It was a perfect spring weekend: clear skies, mild temperatures and the beckoning outdoors. A balmy feeling of bonhomie pervaded the suburban landscape, the lawns reborn in verdant splendor, daffodils and jonquils bursting into eloquent shades of butter and eggs. A fitting occasion to haul out the dusty charcoal grill and stoke up the barbecue to celebrate the seasonal ritual. Singe a steak, char a chicken.
But wait! State officials imposed a total ban on outdoor burning as the weekend began, fearful of the spread of uncontrolled fires in field and forest amid highly threatening weather conditions. Fire departments had begged for state action. Forest Service crews reported three times as many, and much larger, fires than in normal years.
Even the showers that fell in much of Maryland this past Saturday and Sunday had limited effect, rapidly running off or evaporating in the warm, windy daytime. The problem was not just a severe shortage of winter snowfall and spring rainfall parching the ground, fire officials said. Persistent drying winds, unseasonably high temperatures and a lack of shading tree-leaf canopy have heightened the danger of brush and forest fires throughout the state.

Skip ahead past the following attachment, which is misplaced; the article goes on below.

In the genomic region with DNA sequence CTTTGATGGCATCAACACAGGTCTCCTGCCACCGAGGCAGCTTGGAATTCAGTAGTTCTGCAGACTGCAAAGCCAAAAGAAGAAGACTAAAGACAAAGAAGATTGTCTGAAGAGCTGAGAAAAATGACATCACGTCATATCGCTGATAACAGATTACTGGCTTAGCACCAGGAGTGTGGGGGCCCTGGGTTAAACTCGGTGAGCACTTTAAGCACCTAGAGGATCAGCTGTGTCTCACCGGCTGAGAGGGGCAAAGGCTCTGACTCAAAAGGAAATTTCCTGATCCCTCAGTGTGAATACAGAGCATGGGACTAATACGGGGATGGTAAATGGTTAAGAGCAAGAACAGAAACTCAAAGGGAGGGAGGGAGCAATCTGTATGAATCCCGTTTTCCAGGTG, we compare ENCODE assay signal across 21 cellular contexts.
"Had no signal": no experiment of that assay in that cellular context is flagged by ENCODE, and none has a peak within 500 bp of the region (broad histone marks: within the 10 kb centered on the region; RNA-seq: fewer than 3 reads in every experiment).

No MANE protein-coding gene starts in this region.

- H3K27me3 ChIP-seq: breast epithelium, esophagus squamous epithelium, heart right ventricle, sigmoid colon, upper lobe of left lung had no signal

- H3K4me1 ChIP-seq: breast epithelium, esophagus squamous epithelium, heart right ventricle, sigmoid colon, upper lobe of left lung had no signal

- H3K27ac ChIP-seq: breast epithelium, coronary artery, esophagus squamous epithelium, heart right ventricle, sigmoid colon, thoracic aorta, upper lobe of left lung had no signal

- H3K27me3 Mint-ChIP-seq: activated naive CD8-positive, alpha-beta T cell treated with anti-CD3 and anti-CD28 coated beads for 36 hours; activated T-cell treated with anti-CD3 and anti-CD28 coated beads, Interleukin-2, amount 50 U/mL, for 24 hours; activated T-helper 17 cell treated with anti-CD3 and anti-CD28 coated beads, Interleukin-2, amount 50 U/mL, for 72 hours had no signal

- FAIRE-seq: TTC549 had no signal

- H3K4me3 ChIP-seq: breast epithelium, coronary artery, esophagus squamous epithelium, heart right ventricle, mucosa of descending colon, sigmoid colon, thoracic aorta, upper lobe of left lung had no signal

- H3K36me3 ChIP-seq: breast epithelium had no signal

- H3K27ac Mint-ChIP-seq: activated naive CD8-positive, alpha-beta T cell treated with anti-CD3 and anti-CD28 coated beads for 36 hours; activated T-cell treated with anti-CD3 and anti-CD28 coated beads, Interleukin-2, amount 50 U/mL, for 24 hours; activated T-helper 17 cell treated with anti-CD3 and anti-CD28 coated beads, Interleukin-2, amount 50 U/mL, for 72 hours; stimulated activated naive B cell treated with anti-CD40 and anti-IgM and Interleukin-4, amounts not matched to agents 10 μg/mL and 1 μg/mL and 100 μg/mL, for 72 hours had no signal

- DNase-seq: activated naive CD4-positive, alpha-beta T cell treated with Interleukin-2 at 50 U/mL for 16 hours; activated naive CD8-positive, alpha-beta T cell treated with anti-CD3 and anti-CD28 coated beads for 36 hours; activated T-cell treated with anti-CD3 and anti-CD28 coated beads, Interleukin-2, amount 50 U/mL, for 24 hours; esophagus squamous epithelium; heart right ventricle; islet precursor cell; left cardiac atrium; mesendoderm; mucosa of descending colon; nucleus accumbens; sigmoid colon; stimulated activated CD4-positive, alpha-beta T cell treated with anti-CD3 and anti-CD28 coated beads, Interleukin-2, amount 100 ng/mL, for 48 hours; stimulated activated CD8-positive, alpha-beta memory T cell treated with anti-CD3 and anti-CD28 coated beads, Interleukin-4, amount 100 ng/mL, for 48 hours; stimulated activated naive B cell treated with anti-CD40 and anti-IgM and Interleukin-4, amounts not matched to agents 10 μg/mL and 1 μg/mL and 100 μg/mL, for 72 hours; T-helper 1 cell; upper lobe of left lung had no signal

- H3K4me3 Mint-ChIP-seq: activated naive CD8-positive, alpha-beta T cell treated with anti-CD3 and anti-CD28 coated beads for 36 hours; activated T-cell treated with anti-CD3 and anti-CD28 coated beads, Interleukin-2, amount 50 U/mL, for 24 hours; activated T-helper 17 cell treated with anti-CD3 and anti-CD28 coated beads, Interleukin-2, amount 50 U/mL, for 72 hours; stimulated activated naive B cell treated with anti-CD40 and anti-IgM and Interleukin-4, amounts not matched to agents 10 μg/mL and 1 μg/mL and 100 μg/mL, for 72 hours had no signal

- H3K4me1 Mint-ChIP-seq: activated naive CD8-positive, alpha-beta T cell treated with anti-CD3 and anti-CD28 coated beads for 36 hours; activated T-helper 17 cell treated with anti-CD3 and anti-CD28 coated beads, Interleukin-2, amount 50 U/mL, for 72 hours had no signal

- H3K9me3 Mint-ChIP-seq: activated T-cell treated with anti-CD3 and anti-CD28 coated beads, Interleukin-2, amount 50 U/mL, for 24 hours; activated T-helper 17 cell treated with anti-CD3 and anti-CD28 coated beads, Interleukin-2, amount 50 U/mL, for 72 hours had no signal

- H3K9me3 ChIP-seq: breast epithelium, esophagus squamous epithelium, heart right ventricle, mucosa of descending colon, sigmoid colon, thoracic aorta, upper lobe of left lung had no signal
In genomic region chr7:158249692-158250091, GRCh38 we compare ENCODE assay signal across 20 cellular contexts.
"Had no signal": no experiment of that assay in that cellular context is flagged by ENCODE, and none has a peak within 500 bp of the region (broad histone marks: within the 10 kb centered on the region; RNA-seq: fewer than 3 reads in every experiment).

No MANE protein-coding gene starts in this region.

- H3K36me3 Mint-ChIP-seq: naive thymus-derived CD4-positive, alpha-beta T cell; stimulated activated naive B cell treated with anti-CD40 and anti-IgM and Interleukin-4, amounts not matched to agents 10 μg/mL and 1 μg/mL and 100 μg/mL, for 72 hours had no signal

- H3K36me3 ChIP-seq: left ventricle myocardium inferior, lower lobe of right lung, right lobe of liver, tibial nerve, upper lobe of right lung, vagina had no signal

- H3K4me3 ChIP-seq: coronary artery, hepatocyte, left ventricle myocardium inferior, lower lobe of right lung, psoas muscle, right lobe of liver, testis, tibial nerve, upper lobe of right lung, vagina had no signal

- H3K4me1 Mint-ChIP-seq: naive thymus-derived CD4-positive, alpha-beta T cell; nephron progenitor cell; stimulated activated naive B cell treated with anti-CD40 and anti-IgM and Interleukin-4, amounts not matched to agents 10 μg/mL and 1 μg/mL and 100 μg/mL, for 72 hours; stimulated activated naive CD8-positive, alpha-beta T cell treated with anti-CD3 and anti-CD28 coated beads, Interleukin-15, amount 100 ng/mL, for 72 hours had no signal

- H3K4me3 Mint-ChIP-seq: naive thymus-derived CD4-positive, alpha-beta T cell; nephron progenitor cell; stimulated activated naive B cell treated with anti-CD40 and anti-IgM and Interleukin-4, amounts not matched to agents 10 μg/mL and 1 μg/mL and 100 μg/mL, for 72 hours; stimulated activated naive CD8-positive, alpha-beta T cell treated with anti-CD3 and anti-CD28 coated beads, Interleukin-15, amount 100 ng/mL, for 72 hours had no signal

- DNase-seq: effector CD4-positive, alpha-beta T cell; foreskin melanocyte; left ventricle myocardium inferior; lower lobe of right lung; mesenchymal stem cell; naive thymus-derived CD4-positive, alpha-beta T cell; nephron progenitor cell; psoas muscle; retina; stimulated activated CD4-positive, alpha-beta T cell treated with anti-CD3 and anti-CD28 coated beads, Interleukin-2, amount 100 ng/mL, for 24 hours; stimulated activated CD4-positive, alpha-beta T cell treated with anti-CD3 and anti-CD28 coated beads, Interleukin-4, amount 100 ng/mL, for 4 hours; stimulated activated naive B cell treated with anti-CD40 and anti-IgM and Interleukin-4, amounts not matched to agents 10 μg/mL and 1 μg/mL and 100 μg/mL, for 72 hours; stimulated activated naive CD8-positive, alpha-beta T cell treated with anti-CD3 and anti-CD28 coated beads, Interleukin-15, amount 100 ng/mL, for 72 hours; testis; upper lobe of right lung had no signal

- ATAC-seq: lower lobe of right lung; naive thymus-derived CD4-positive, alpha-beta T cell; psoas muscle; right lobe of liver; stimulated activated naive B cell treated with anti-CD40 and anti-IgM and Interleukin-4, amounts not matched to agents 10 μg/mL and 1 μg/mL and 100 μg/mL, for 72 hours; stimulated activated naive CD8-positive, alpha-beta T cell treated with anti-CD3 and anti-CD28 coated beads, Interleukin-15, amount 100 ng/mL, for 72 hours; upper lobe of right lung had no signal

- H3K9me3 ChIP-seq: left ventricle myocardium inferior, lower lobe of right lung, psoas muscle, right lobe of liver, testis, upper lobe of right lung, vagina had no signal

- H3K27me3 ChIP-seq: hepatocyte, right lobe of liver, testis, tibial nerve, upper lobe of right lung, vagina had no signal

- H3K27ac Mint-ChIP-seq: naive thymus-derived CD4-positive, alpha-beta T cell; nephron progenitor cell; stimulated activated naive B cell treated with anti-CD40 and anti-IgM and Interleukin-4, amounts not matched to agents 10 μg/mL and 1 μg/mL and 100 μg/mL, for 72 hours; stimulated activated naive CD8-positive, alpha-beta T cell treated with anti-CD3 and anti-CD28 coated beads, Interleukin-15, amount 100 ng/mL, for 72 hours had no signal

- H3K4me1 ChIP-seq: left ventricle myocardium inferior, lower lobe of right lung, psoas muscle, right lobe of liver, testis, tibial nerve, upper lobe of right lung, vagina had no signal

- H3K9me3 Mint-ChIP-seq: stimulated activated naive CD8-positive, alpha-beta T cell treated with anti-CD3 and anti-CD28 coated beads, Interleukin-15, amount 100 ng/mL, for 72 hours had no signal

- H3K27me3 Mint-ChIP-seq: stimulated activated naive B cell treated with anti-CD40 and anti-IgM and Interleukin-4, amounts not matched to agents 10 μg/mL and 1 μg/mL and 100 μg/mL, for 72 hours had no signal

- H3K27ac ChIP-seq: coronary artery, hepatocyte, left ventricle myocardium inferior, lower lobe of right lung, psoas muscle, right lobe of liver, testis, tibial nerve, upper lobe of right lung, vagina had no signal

Contrary to common belief, this state's greatest fire hazard occurs in early spring, not in hot (but humid) summer, notes Alan Zentz, state fire supervisor for the Department of Natural Resources
The statewide burning ban can perplex the suburbanite with a covered grill in the middle of a green, moist backyard. Most open burning is already prohibited, for fire hazard and air quality reasons. Even so, the risk of windblown charcoal sparks igniting tinder-dry weeds or leaves is real enough.
A $40 fine for violating the ban is not a major deterrent. The majority of fires battled by the state Forest Service this year have caused by open burning of debtis, which is already subject to fine. Fire authorities must rely on public knowledge and good will for enforcement of the statewide open burning prohibition, which was last imposed in 1988.
Authorities are hopeful that that more rain will allow the proscription to be to be lifted for parts of the state before this coming weekend, while cautioning that short-lived hard rainfall does little to alleviate months of drying conditions. In the meantime, hold the charcoal and the plans for the neighborhood barbecue.